Depression and isolation led me to my affair. I needed that connection I was not getting from home (partially caused by my wife’s postpartum depression), and I regrettably found it elsewhere. Depression triggered the self-evaluation that set off my transition. The constant fighting and feelings of hate that I routinely received from my wife in the first year of transition spiraled me further down the black hole to the point where I seriously considered suicide for the first time in my life. I credit my children with saving me from that end. While I felt my wife and extended family and friends could live on without me in the world, I could not imagine that irreparable and life-changing damage I would be inflicting on my children.

Today, I have made incredible strides to figure out my identity and relieve some of that dysphoria, but I am once again spiraling into a dark place where I am isolated and lonely. I feel cut off from the world, and it is becoming a dangerous place to exist. Combined with extreme financial struggles and stress from fear of the unknown, I am lost. In a recent therapy session, I admitted to some of this depression. I do not yet know the resolution, and I seek help figuring it out. I do not have many close friends or family, and that seriously hampers my ability to reach out. I can only ask so much of my wife.

Suicide

I should take moment here to address suicide. I have mentioned it in the past, and I again mentioned it above. There have been moments in my life where I have considered taking my own life. I never seriously considered it when I was younger. I faced some challenging, seemingly impossible moments during my school years. For example in college, I lied to my parents for almost two years about how well I was doing in school. Unable to right the ship, I was academically disqualified from my university at one point. As a result, I had to come clean to my parents, left my mom’s house to live with my dad (a very regrettable decision), and was without work or school. Suicide was briefly considered but only cursorily. I was able to work through my issues and turn my life around.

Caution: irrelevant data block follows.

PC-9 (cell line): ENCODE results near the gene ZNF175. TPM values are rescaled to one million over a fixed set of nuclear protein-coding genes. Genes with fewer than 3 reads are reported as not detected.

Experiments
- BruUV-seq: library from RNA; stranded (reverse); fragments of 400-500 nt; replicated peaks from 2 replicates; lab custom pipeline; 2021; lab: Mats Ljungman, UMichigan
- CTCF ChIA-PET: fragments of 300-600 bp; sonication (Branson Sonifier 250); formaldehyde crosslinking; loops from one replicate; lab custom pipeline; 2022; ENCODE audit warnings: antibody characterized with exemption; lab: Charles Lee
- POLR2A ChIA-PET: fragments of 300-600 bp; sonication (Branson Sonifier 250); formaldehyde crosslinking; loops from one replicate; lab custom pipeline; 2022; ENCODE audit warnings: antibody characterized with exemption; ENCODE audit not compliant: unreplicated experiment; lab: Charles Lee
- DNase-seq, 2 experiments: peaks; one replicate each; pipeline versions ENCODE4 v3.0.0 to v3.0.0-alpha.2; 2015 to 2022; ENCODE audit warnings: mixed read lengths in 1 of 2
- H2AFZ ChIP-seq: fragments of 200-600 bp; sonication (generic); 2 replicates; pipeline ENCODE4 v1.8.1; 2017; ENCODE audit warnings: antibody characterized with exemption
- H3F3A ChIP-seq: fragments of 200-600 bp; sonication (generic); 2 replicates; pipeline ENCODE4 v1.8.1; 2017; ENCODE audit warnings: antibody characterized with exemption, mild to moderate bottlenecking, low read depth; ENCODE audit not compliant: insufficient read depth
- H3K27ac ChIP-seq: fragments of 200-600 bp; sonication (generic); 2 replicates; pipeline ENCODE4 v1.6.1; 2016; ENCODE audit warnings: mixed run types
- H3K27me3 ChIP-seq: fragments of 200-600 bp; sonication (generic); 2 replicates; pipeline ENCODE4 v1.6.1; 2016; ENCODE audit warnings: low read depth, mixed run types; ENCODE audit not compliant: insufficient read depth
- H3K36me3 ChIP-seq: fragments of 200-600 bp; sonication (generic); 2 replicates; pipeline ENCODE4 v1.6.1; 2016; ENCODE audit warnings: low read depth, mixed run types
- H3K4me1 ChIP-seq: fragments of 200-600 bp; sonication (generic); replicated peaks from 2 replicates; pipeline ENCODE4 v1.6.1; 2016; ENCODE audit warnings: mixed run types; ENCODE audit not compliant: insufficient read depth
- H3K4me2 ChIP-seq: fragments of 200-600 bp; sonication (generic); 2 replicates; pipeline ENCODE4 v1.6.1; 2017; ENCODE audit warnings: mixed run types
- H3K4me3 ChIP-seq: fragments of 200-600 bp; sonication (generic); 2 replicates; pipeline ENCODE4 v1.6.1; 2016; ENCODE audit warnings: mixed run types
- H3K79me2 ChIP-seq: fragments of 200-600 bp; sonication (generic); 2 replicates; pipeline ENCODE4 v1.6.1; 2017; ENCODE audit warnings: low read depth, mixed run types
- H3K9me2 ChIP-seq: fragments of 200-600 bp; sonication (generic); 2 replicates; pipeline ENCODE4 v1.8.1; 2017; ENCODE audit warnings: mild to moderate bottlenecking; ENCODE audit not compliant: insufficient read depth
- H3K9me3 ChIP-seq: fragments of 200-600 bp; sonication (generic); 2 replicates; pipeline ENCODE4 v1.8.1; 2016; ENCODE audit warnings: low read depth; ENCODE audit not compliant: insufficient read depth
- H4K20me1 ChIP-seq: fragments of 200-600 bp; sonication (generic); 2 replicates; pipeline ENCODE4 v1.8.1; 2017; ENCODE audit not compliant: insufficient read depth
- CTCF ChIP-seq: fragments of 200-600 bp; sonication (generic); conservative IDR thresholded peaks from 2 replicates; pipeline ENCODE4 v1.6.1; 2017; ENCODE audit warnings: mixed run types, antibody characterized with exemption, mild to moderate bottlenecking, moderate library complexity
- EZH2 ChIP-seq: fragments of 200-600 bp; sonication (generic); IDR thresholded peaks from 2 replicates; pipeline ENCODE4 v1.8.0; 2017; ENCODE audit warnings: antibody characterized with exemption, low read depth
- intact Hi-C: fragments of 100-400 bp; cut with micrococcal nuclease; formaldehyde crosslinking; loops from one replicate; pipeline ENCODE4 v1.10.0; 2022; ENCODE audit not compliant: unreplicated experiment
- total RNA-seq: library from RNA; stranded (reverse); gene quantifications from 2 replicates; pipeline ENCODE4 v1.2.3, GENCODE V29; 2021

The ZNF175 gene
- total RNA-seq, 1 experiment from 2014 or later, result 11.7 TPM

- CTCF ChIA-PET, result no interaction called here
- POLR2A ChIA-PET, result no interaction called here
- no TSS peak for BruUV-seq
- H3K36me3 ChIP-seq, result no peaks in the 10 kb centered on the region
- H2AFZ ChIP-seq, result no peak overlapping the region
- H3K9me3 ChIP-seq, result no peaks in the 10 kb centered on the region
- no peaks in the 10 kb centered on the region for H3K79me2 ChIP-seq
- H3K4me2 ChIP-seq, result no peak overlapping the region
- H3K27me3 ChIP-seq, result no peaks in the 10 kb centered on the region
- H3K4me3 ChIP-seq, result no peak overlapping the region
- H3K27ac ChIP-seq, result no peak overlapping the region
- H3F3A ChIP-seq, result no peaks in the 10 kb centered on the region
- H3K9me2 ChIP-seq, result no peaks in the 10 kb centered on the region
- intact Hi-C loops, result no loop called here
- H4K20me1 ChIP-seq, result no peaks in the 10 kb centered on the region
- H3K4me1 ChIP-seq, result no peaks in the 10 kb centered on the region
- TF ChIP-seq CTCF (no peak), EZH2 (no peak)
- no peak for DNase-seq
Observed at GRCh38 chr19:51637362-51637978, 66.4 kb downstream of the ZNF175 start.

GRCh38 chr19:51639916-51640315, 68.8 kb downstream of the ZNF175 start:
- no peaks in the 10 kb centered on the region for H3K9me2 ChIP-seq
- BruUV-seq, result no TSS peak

After my revealing my affair, my wife moved out of the house for a week and forcibly took my son away from me. She was moments away from filing for separation in a lawyer’s office. I felt like I had lost everything meaningful in my life and that everyone around me would be better off without me. Taking my life seemed easier than trying to fix my reality. Keeping my family together became more important than the loneliness and separation anxiety I experienced. I endured my wife’s constant reminders of what I had done. I even worked through another near divorce after I found about her emotional affair. I worked harder than I ever had before to take care of my wife and my child.

The closest I ever came to actually doing something was after I had come out as questioning to my wife. The daily anger and emotional powder keg that was our house—especially in that first year—is indescribable. I captured some of that in those moments in the early days of this blog. We were already having problems in our marriage when I began questioning my identity. After I revealed what I as going through, I became persona non grata. The one person I come to rely on was lost to me. She wanted nothing to do with me. Without a welcoming home and under the threat of losing the entirety of immediate family, I felt like I had nothing left to live for. There were times I stood in my kitchen and held a large chef’s knife in my hand contemplating what I could do with it. While I never actually put the knife to my wrist, the thoughts were never far away from me. I believe the only thing that stopped me from actually attempting harm was the love I had for my children. They truly saved me. I could not imagine what they would have to go through if I took my life. The irreparable damage would send ripples through their entire lives, more than the damage any transition would cause. Even though I did not have the title of ‘mother’ yet (nor did the kids have a real idea what I was going through), I still had strong motherly ties to my children, and I could not in good faith take myself out of that equation. I needed to stay alive and figure out how to handle my possible transition for the greater good of what was left of my family and deal with those repercussions instead of them having to deal with the consequences of finding my bloody body on the floor one morning.